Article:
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The Practice of Letting Go





There are a number of times when our mind clings to something tightly, and it is rarely helpful:

  • I am right, the other person is wrong
  • The person is living their life in the wrong way, the should change
  • My preference is the best way, others are wrong
  • This is the thing I want, I don’t want anything else
  • I really don’t like that, it sucks
  • I should have that person in my life, loving me
  • I shouldn’t be alone, shouldn’t be overweight, shouldn’t be however I am, shouldn’t have this life

In all of these cases, and more, our minds are fixed in a certain viewpoint, and we often judge others. We complain. We are attached to what we want and what we don’t want.

It leads to stress. Unhappiness. Anger. Righteousness. Being judgemental. Distancing ourselves from others. Closed-offedness.

And it leads to being closed off to the beauty of this moment, as it is, full of openness and possibilities.

If we imagine holding a pen in one hand, we can turn our hand and drop the pen. The pen isn’t attached to our hand. Similarly, our emotions aren’t attached to us. We can let them go the same way we can drop a pen from our hand. The more we practice letting go, the easier it will become and the more comfortable we’ll be with the process.

If you’d like to work on letting go, I would like to offer a simple practice.

The Practice of Letting Go

You can actually practice this all day long, because even if we don’t realize it, we’re clinging and hardening and fixing upon viewpoints all day long.

Here is how to practice:

1. Start by realizing that you’re hardened.

Notice that you are stressed, upset at someone, feeling like you’re right, complaining about someone or a situation, not open to other viewpoints, putting something off, avoiding, tensed. These are good signs that you are holding on, hardened in your viewpoint, fixed, attached, clinging. Get good at noticing this.

2. Notice the tension in your body.

It’s a tightening that happens from your stomach muscles, through your chest, into your throat, up to your forehead. Think of this as your central column, and it tightens up when you think you’re right, or someone else is wrong, or you really want something or don’t want something.

3. Start to relax those tightened muscles.

This is the heart of changing from holding on to letting go. Whatever is tight in your central column, relax. Try it right now. What is tight? Relax that. Soften.

4. Open your awareness beyond yourself.

Once you’ve done this (and you might have to repeat the relaxing, multiple times), you can open your awareness from just your own body and your self-concern, to the world around you. Become aware of the space around you, the people and objects, the light and sound. Open your awareness to the neighborhood around you.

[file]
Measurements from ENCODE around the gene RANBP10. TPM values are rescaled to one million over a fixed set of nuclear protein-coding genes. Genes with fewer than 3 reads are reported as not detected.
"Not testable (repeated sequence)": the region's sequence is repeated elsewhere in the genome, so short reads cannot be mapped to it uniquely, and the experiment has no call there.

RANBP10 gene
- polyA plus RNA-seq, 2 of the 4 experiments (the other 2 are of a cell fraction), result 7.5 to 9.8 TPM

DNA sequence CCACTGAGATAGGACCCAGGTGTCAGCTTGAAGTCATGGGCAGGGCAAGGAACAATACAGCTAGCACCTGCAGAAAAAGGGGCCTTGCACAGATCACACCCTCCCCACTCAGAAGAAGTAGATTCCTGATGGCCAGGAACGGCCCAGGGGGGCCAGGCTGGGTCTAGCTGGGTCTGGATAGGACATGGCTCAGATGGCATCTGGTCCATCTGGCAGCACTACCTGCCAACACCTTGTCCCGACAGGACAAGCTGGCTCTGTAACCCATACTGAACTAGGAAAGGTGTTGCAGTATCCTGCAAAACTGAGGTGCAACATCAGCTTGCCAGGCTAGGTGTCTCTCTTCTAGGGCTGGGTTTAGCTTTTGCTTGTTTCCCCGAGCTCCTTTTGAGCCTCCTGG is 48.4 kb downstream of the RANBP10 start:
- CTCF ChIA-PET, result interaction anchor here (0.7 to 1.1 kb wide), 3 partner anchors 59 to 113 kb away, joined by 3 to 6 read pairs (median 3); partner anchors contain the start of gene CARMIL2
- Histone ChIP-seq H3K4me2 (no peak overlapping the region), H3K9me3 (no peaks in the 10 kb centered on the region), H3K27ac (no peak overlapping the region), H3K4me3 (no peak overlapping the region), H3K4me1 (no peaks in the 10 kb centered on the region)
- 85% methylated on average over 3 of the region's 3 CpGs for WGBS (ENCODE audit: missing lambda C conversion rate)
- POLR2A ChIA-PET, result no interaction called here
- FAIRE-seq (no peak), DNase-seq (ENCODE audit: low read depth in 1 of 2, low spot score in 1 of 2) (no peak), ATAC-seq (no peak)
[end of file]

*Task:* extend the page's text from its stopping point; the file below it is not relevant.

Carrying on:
5. Become aware of openness & possibilities.

With your mind opening, you can start to feel more open. Your mind is no longer closed, but has made space for possibilities. You are not fixated on one right way, but are open to everything. This is the beauty of not-knowing.

6. Open to the beauty that is before you.

Now that you are not fixated on rightness or your way or the way things should or shouldn’t be … you can take in the actual moment before you. You’ve emptied your cup, and made room for seeing things as they actually are, and appreciating the beauty of this moment, the beauty of other people, and of yourself.

7. Step forward with a not-knowing openness.

From this place of relaxing your fixed mind, of opening up … take the next step with a stance of not-knowing. You don’t know how things should be, let’s find out! You don’t know if you’re right or wrong, let’s explore! You don’t know the answers, you just hold the questions in your heart, and move into open possibilities.

What You Will Gain When You Practice Letting Go

As we learn to practice letting go, we’ll experience many things. Here are five things we’ll gain when we practice letting go regularly.

1. You will feel calmer and be more relaxed.

The practice of letting go is a quick way to calm our mind and stay grounded. This will cause us to feel more relaxed in the moment. This means our stress levels will be lower and we’ll have more inner peace.

2. You will release emotional blocks.

When something doesn’t go our way, it can cause us to feel stuck. Letting go can help us move past emotions that may hold us back from experiencing what we want.

3. You will be less judgmental.

Letting go allows us to be more accepting and forgiving. We’re more likely to acknowledge, accept and move on from things that may have caused us pain.

4. You will not need to control or know everything.

As we practice letting go, the need to be in control or be right will diminish. We’ll learn to accept many things are beyond our control and we can only focus on our attitude.

5. You will be more open to new perspectives and ideas.

When we’re closed off to ideas, it can generate unhealthy emotions. As we practice letting go, we’ll allow ourselves to see things from new perspectives and explore other possibilities.

Letting go helps us reconnect to our true essence so we can be the best version of ourselves.

It’s that simple. And of course, it takes a lot of practice. You can do this at any moment, but it’s helpful to have a short time of day when you set a reminder and then take a few moments to sit still and practice with whatever you’ve been clinging to today.

When we practice like this, we are shifting from our habitual patterns of self-concern and shutting out all possibilities, to openness and not-knowing, to unlimited possibilities and seeing the breath-taking beauty of the world in front of us.

Life is too short to hold on to things that do not serve us. As let go of unhealthy thoughts and emotions, we’ll create the space for better thoughts and emotions.





Tagged In:  LIFE,  TIPS